The restrictions on the powers of the board of directors are not binding on third parties, even if they are published. Nonetheless, it is possible, through the articles of association, to assign responsibility to one or more directors to represent the company, either alone or jointly, in acts or in court. This clause is then binding on third parties, subject to publication in the RCS.
The clause under which the day-to-day management is delegated to one or more persons acting either alone or jointly is binding on third parties, subject to publication in the RCS. This provision may not be combined with a restriction on managerial powers, which is not binding on third parties in any circumstances.
The directors, members of the executive committee and chief executive officer may not contract any personal obligation with regard to the company's commitments.
The directors, management and chief executive officer are liable to the company for any misconduct in carrying out the mandate entrusted to them.
The directors and members of the executive committee are jointly and severally liable to the company and to third parties for all damages resulting from infringements of the law on commercial companies or the articles of association of the company, unless they obtain a waiver in the absence of personal fault from the competent body.
Oversight of the company
The legal audit of financial statements must be delegated to one or more approved statutory auditors (réviseur d’entreprises agréé) in any company which, on the balance sheet date after 2 consecutive financial years, exceeds 2 out of the following 3 criteria:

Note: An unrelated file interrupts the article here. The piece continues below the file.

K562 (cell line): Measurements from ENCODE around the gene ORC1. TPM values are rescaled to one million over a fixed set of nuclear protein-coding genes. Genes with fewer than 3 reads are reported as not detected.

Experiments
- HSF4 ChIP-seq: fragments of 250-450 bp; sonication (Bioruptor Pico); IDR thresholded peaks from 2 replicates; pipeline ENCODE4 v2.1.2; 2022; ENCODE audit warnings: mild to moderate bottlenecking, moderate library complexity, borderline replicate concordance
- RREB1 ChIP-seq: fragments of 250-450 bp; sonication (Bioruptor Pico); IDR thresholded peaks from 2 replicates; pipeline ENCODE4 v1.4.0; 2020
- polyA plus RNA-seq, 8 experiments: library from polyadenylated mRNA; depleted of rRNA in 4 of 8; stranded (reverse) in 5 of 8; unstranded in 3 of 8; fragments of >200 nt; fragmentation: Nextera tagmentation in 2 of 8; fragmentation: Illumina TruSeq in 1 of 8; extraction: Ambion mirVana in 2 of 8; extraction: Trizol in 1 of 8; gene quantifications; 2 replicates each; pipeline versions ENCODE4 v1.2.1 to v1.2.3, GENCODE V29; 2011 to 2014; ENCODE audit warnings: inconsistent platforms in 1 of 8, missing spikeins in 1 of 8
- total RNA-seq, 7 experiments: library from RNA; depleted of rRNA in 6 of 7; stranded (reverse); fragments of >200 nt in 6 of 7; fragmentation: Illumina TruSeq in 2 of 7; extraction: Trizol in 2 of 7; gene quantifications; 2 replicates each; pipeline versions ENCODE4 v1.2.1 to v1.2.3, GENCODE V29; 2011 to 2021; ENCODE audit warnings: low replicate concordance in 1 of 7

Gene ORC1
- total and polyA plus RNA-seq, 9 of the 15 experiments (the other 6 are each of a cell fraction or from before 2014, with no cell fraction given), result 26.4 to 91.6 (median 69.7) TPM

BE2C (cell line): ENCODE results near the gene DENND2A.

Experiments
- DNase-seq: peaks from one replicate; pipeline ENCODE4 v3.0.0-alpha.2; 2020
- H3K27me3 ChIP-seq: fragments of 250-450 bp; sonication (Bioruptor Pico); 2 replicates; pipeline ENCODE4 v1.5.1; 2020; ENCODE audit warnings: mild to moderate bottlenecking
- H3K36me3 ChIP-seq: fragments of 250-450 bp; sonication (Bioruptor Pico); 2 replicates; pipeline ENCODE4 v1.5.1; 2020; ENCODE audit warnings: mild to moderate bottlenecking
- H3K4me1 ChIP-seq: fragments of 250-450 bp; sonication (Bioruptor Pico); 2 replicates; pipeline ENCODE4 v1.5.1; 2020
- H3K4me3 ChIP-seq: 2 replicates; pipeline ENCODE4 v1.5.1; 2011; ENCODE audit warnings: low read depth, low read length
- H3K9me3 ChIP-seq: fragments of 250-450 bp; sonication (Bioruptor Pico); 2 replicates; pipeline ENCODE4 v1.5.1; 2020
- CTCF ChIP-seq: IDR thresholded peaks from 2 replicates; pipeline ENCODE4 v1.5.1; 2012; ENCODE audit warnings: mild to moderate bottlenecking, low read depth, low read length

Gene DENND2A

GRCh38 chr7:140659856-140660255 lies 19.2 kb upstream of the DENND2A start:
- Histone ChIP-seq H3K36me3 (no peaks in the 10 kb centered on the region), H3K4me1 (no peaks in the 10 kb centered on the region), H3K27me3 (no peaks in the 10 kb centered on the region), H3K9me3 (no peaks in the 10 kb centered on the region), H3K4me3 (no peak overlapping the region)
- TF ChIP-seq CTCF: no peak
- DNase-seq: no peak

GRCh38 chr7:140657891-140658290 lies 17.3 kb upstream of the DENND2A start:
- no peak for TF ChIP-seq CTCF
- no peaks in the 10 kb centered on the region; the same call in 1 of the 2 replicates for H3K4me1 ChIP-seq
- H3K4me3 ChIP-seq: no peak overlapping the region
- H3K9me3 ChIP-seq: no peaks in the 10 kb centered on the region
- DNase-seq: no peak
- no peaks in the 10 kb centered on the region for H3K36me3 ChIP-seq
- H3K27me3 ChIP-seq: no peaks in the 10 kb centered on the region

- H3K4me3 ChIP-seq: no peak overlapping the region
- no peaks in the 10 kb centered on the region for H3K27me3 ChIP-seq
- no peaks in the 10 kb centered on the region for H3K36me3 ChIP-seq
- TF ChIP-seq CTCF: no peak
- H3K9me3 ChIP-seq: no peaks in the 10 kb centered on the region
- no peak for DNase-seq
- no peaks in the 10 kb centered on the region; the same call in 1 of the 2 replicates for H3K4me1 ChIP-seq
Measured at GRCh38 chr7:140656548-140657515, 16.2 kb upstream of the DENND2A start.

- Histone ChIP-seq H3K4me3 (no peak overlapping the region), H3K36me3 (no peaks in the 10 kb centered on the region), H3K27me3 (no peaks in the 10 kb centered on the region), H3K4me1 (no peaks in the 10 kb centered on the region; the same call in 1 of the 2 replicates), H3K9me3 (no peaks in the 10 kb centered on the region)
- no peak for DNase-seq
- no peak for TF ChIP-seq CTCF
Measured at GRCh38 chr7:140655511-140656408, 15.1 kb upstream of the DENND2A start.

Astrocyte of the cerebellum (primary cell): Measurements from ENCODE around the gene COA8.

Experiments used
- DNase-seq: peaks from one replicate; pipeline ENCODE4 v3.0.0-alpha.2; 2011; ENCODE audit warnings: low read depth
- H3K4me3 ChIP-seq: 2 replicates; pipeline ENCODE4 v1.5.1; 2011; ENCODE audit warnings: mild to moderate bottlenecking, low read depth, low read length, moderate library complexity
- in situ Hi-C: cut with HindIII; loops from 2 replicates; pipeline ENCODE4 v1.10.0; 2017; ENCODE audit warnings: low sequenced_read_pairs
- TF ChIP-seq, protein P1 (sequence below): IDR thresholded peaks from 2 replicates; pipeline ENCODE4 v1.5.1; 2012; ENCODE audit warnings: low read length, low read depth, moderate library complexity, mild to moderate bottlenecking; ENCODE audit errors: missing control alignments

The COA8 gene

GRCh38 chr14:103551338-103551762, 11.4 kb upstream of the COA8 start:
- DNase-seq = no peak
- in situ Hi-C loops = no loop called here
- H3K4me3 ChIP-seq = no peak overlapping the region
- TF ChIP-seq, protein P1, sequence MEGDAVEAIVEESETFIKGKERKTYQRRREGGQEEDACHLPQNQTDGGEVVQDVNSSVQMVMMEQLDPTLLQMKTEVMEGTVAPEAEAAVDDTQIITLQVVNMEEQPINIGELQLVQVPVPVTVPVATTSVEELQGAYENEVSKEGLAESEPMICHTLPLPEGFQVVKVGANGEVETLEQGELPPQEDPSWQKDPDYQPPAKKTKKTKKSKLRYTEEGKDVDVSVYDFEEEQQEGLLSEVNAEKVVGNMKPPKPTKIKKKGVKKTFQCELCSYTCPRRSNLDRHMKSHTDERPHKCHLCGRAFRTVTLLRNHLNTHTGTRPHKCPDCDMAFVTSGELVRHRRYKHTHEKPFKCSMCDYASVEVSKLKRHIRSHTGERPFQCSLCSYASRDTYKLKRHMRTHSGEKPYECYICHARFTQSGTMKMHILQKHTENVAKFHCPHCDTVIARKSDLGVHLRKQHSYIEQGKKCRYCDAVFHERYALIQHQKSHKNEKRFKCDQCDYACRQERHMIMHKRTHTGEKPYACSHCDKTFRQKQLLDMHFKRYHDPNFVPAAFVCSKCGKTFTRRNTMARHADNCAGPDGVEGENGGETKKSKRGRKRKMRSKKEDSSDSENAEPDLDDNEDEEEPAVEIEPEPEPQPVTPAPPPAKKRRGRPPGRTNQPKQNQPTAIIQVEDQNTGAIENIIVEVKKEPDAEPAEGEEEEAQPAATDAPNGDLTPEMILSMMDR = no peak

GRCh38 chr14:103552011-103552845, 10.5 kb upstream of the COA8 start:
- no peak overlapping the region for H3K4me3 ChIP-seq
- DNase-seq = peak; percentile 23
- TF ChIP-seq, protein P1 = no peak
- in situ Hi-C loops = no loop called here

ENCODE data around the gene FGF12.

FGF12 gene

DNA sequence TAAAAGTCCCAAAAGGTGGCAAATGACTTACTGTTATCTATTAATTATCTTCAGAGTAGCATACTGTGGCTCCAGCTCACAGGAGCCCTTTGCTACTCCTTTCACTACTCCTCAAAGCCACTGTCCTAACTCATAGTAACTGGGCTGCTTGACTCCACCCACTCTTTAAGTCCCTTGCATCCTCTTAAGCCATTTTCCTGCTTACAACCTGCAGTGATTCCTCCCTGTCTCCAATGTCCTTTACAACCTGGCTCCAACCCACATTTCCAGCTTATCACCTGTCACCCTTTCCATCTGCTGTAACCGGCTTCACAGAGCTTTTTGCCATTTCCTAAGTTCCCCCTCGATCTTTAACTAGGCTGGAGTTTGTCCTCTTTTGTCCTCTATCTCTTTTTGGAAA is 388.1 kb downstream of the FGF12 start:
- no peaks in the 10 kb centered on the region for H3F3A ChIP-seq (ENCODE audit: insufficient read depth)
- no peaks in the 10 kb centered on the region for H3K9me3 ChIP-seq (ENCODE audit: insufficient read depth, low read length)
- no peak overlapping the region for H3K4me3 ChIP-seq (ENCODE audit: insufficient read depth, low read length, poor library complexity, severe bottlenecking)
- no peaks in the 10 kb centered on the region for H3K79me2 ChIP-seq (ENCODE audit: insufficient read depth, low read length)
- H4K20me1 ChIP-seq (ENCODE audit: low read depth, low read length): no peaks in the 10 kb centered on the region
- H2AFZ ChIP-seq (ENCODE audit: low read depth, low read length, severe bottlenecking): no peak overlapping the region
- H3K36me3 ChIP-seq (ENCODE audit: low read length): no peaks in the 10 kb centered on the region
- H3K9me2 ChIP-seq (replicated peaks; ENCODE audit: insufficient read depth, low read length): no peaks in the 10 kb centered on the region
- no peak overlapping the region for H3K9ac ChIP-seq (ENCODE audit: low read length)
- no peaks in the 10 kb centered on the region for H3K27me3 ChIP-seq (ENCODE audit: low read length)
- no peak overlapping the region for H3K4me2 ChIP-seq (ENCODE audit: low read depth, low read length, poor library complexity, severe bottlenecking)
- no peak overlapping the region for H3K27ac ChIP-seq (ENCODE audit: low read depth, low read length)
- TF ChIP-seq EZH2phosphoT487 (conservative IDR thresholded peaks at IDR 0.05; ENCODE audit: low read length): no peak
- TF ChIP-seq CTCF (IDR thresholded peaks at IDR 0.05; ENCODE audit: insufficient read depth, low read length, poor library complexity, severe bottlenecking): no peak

- balance sheet total: EUR 4.4 million;
- net turnover: EUR 8.8 million;
- average number of full-time employees: 50.
For companies that do not exceed these criteria, oversight is nevertheless mandatory by one or more internal auditors (commissaires aux comptes), who may or may not be shareholders.
The articles of association of the SA must be filed in full with the RCS for publication.
In order to register the SA with the RCS, certain information about the company must be disclosed.
In addition, the SA must file the following with the RCS:
- the complete deed of incorporation;
- information on the appointment and discontinuation of the various management bodies and on liquidators, where applicable;
- information on the custodians of the bearer shares;
- certain legal decisions;
- where applicable, information on the dissolution of the company;
- annually, the status of the share capital, following the balance sheet;
- the annual financial statements;
- the management report;
- the internal auditors' report or statutory auditors' report.
Any subsequent changes must be filed with the RCS.
The corporate financial statements must be filed with the Trade and Companies Register (RCS) within one month of their approval and no later than 7 months after the close of the financial year.
An SA must produce: balance sheet, profit and loss account, annexes to the financial statements and management report, which must be approved by the general meeting of shareholders.
SAs can draw up an abbreviated balance sheet if, on the balance sheet date, they do not exceed 2 out of 3 of the following criteria:
- balance sheet total: EUR 4.4 million;
- net turnover: EUR 8.8 million;
- average number of full-time employees: 50.
SAs can draw up an abbreviated profit and loss account if, on the balance sheet date, they do not exceed 2 out of 3 of the following criteria:
- balance sheet total: EUR 20 million;
- net turnover: EUR 40 million;
- average number of full-time employees: 250.
The financial statements must be drawn up in accordance with the "Lux Gaap" rules.
SAs are subject to the following fees and taxes:
- fixed registration fee;
- property tax;
- business tax;
- net wealth tax;
- corporate income tax;
- VAT declaration according to the following criteria:
- if the annual turnover excluding taxes is less than EUR 112,000: VAT returns must be filed annually;
- if the annual turnover excluding taxes is between EUR 112,000 and EUR 620,000: VAT returns must be filed quarterly;
- if the annual turnover excluding taxes exceeds EUR 620,000: VAT returns must be filed monthly.
Forms / Online services
Model of memorandum of association for a Luxembourg SA
Modèle de statuts - SA
Modèle d'un acte constitutif d'une société anonyme de droit luxembourgeois
Muster einer Gesellschaftssatzung einer SA